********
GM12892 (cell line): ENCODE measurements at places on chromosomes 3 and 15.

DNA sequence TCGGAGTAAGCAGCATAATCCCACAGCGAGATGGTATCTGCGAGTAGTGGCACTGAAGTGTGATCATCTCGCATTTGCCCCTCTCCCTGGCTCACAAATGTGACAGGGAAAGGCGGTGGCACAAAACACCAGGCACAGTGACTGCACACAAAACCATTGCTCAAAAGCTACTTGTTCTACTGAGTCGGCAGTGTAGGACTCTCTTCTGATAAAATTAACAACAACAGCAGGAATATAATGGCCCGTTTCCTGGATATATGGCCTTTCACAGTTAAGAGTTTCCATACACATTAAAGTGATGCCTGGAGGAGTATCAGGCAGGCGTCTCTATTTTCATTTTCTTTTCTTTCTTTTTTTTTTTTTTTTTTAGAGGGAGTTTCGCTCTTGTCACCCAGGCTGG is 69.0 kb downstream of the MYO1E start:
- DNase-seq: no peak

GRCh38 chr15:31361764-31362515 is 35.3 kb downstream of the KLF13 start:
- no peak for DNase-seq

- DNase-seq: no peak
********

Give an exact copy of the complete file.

GM12892 (cell line): ENCODE measurements at places on chromosomes 3 and 15.

DNA sequence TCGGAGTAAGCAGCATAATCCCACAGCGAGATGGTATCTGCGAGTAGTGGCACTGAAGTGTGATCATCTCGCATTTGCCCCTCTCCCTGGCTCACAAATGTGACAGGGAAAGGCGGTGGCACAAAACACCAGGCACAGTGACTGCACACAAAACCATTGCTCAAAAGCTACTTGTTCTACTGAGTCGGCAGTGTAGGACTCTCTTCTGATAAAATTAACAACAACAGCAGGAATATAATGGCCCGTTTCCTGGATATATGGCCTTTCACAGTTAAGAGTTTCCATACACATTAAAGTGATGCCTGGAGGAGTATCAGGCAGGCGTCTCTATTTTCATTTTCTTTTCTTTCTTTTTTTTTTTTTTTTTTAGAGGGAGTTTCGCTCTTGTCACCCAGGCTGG is 69.0 kb downstream of the MYO1E start:
- DNase-seq: no peak

GRCh38 chr15:31361764-31362515 is 35.3 kb downstream of the KLF13 start:
- no peak for DNase-seq

- DNase-seq: no peak